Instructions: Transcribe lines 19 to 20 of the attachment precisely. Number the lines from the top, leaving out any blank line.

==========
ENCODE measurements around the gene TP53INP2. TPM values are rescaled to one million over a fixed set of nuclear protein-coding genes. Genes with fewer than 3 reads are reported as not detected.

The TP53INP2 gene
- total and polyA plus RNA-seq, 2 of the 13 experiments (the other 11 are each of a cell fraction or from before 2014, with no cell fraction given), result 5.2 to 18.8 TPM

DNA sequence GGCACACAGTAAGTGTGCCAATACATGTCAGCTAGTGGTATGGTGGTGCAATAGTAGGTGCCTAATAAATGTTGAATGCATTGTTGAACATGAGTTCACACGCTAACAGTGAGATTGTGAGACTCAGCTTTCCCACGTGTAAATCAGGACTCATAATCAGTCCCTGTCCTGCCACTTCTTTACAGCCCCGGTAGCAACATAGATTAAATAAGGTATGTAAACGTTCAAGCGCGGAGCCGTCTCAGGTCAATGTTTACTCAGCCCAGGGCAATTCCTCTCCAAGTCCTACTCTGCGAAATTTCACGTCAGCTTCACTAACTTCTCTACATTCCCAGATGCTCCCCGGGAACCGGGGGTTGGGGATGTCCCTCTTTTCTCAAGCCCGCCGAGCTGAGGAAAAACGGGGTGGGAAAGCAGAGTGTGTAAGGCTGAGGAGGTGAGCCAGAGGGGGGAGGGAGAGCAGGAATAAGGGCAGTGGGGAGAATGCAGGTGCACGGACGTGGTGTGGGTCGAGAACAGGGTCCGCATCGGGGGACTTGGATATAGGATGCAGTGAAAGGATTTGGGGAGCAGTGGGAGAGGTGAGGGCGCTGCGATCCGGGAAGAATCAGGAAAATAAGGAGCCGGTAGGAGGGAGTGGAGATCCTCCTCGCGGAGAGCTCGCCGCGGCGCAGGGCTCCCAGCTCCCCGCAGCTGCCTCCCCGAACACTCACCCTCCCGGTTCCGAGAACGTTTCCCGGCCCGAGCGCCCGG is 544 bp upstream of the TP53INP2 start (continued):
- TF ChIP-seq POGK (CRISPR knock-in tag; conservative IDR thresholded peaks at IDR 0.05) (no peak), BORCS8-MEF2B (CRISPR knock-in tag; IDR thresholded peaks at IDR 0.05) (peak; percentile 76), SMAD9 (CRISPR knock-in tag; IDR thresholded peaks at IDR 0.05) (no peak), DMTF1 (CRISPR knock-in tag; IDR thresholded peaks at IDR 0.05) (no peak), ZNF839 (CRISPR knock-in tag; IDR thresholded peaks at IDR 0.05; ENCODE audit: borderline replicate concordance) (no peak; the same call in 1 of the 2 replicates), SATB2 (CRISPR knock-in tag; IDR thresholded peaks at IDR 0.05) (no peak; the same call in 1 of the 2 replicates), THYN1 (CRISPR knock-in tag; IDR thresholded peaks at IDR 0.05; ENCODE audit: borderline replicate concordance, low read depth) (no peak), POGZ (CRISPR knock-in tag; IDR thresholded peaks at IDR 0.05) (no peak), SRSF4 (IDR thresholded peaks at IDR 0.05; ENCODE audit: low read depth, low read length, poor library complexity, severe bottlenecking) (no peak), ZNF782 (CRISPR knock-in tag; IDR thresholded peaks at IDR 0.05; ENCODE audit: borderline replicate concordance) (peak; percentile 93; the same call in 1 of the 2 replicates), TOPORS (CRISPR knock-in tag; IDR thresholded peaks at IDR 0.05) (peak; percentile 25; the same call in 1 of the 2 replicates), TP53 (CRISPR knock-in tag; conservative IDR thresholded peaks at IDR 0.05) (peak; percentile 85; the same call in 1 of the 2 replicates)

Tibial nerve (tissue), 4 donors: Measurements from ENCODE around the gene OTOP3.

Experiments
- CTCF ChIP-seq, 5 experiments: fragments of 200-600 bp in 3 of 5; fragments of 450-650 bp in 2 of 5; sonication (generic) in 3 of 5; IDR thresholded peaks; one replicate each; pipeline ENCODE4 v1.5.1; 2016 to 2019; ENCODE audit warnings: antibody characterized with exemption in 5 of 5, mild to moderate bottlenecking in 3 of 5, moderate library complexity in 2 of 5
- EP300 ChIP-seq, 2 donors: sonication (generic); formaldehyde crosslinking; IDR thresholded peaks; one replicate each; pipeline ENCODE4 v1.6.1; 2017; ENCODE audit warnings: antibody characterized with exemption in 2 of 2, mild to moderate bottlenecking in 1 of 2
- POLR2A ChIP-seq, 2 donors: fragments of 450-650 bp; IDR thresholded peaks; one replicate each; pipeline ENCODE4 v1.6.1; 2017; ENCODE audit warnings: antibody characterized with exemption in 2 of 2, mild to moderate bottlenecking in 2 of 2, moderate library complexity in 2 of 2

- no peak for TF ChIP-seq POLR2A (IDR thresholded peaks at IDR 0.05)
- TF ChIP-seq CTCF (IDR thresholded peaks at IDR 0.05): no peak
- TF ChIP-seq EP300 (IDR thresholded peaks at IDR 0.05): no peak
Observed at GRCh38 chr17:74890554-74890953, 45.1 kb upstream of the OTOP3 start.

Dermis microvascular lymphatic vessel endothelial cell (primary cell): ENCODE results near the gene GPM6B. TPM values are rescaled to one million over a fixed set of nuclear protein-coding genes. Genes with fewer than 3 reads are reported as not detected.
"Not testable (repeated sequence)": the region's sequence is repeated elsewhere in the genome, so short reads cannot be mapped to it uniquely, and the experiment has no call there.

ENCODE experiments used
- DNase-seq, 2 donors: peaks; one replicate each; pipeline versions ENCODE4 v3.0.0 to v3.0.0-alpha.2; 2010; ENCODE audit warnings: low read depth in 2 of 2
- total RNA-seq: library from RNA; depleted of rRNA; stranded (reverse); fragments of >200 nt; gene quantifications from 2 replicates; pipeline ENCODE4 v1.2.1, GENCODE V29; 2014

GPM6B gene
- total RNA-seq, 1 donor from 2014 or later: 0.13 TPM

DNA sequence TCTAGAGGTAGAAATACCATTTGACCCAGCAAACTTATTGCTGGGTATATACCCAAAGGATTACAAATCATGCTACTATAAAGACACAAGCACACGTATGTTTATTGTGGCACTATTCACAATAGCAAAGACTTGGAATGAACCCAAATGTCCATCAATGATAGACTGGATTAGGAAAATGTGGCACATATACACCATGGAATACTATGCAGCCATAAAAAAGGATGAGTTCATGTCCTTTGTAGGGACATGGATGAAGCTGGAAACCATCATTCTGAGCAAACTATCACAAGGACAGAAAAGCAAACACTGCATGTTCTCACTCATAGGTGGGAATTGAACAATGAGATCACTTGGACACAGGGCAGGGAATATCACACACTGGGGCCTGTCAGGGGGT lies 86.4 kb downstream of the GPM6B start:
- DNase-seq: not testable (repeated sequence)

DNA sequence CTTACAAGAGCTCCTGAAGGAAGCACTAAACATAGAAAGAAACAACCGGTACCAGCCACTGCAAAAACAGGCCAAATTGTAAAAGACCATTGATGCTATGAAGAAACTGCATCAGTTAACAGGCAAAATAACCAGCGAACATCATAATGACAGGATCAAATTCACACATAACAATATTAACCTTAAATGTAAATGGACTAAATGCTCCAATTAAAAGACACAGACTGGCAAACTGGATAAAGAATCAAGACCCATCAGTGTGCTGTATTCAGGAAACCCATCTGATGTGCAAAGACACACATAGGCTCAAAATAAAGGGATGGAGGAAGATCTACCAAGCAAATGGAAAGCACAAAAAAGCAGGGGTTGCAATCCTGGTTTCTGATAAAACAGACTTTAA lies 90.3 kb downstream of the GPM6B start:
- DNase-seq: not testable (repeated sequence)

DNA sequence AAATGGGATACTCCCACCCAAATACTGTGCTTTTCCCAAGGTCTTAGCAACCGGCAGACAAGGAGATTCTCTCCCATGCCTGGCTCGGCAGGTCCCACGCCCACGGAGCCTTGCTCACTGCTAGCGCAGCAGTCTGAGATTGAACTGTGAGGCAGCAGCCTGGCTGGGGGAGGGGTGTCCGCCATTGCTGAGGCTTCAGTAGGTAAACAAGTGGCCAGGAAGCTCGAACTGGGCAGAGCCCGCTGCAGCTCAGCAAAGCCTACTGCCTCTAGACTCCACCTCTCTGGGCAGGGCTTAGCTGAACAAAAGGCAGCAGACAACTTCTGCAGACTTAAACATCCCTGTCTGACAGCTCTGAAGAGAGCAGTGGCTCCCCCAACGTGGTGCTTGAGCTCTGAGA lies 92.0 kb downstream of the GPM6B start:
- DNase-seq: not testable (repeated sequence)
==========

- total RNA-seq: library from RNA; depleted of rRNA; stranded (reverse); fragments of >200 nt; gene quantifications from 2 replicates; pipeline ENCODE4 v1.2.1, GENCODE V29; 2014

GPM6B gene